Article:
Embark on a nutritious journey with our extensive guide on protein-rich foods. Delve into charts and infographics showing high-protein meat, seafood and vegetables to meet your dietary goals. Whether you’re searching for the best plant-based protein sources or meat, our guide has got you covered.
Protein-rich foods aren’t just nourishing; they are your ticket to sculpting lean muscle, turbocharging your metabolism, and banishing hunger. The secret to unlocking their full potential? It’s all about the protein percentage or protein-to-energy ratio. This magical formula allows you to eat less while satisfying your protein needs.
In our Macros Masterclass, one of the most common questions is, “How can I get enough protein without packing on excess fat?” Our treasure trove of simple infographics and downloadable PDF protein-rich food lists have been meticulously crafted to guide you towards protein-packed, nourishing satiety.
Download Printable Food Lists
Ready to embark on a gastronomic adventure? Dive into our PDF protein-rich food lists here.
- Protein Percentage
- Protein-Rich Animal-Based Foods
- Protein Rich Fish and Seafood
- Protein-Rich Dairy & Egg
- Plant-Based Protein Sources for Vegetarians and Vegans
- Protein-Rich Vegetables
- Protein Charts
- Benefits of Eating a Protein-Rich Diet
- How Much Protein Should I Eat Per Day?
- Should I Be Concerned About Getting Too Much Protein?
- Incorporate Protein into Your Diet Strategically
- NutriBooster Recipe Books
- Protein-Rich Foods Lists
- Macros Masterclass
Protein percentage (%) is the proportion of the total calories in food that come from protein.
While many factors align with greater satiety and eating less without excessive hunger and unsustainable willpower, our analysis shows that the protein % of food is the dominant satiety factor.
Thus, protein-rich foods with a higher protein % and pack in more of the protein you need with less of the energy you don’t need to give you the best chance of sustainable weight loss and maintaining a healthy weight.
For more details, see:
- What is the Protein-Energy Ratio, and Why Should You Care?
- The Protein Leverage Hypothesis: Satisfy Your Cravings with the Protein You Need.
Protein-Rich Animal-Based Foods
Have you ever wondered why bodybuilders swear by chicken breast or why carnivore diet enthusiasts often shed weight magically? It’s all about that high protein percentage, making lean meats your ally in the quest for protein without excess calories.
Here are some of the best protein-rich lean meats:
- turkey breast – 87%
- chicken breast (skinless) – 81%
- roast beef – 75%
- flank steak (fat not eaten) – 75%
- sirloin steak – 75%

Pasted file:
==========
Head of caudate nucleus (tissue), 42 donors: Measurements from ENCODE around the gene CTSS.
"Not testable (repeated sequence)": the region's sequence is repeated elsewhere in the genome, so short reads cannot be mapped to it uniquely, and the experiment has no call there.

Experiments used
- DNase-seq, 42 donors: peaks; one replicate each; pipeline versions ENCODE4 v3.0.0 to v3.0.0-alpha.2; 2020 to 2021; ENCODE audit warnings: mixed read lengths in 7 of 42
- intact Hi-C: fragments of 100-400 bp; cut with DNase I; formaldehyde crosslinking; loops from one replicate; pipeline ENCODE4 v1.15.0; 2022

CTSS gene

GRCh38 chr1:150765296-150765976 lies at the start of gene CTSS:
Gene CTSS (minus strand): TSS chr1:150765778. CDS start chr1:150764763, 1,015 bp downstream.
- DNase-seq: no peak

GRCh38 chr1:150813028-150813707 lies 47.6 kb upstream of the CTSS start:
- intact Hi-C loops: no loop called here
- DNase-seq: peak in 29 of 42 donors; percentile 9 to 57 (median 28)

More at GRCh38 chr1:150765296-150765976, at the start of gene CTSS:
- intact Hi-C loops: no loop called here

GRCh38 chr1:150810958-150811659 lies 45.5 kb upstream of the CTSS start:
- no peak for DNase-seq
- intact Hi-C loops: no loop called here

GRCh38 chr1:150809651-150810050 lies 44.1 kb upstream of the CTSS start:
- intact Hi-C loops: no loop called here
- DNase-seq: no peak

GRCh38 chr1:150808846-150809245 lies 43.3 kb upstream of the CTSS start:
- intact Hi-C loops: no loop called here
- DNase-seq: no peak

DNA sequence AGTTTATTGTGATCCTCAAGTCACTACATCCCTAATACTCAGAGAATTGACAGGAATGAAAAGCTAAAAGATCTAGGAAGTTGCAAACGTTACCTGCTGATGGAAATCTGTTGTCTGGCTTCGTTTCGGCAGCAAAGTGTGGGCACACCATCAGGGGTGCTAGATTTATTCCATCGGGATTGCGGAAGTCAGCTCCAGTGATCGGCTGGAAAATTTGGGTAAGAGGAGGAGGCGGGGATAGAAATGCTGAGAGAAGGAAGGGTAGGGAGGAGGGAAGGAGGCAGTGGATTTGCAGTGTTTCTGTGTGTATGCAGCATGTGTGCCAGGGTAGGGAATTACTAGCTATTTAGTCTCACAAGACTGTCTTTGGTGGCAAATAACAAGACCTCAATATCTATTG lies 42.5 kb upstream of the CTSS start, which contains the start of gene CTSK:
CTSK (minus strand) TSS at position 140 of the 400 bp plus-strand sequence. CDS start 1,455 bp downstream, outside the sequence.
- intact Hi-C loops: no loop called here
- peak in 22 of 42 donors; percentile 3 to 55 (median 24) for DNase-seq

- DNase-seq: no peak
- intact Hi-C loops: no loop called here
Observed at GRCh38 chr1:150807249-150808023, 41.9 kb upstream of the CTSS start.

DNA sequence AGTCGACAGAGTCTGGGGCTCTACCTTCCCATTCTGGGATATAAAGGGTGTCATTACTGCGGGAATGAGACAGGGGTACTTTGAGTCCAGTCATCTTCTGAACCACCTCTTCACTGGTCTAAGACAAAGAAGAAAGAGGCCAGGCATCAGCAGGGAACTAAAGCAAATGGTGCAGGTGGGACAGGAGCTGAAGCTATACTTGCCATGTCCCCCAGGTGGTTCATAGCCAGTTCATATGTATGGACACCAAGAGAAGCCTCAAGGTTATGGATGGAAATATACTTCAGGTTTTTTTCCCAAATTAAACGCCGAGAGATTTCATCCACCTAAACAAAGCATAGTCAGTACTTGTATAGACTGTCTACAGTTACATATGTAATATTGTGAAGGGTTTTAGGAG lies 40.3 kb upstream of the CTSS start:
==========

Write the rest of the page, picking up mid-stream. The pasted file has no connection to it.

- pork loin (lean) – 73%
- ground beef (97% lean) – 69%
- chicken drumstick (skinless) – 64%
- chicken thigh (skinless) – 64%
- ribeye filet (fat trimmed) – 63%
Protein Rich Fish and Seafood
And let’s not forget the bounty of the sea. Seafood is a treasure trove of lean, protein-rich options – a culinary delight and a nutrient powerhouse.
Here are some of the most protein-rich seafood options to help pack more protein into your limited energy budget.
- cod – 87%
- shrimp/prawns – 77%
- salmon (pink, canned) – 67%
- tuna – 65%
- mackerel – 59%
- trout (smoked) – 57%
- salmon (Atlantic) – 56%
- mussels – 55%
- oyster – 47%
- salmon (farmed) – 43%
Protein-Rich Dairy & Egg
Dairy has a protein spectrum, from indulgent creamy delights to low-fat yogurt and egg whites. Those seeking a tasty, cost-effective weight-loss hack will find solace in the world of low-fat dairy packed with protein and calcium.
Here are some of the best protein-rich dairy options:
- egg whites – 84%
- Greek yogurt (non-fat) – 69%
- cottage cheese (low-fat) – 52%
- parmesan cheese – 36%
- whole egg – 32%
- mozzarella (part-skim) – 32%
- provolone cheese – 29%
- gruyere cheese – 29%
- gouda cheese – 28%
- Edam cheese – 28%
Plant-Based Protein Sources for Vegetarians and Vegans
Plant-based foods often have a lower protein density, but there are still some great options. Beans, legumes, nuts, and seeds offer protein-rich options that cater to your dietary preferences.
Here are some of the best protein-rich plant-based foods:
- seitan – 75%
- lupini – 52%
- natto – 37%
- lentils – 31%
- hemp seeds – 23%
- pumpkin/squash seeds – 21%
- whole wheat bread – 20%
- peanuts – 18%
Even vegetables, though petite in serving size, boast surprisingly high protein percentages.
You may be surprised at the protein % of some of the non-starchy vege:
- spinach – 52%
- asparagus – 44%
- kale – 34%
- Brussels sprouts – 31%
- cauliflower – 31%
- zucchini – 30%
- lettuce – 29%
- broccoli – 27%
Curious how your favourite foods stack up in terms of protein? Dive into our dynamic chart showcasing popular foods, comparing protein % vs. protein per serving. For an immersive experience, explore the interactive Tableau version (on your computer).
Explore this chart of nutrient density vs. protein percentage to discover the most nutritious high-protein foods. Use the tabs across the top to show more foods and subsets of plant-based, animal-based foods and seafood.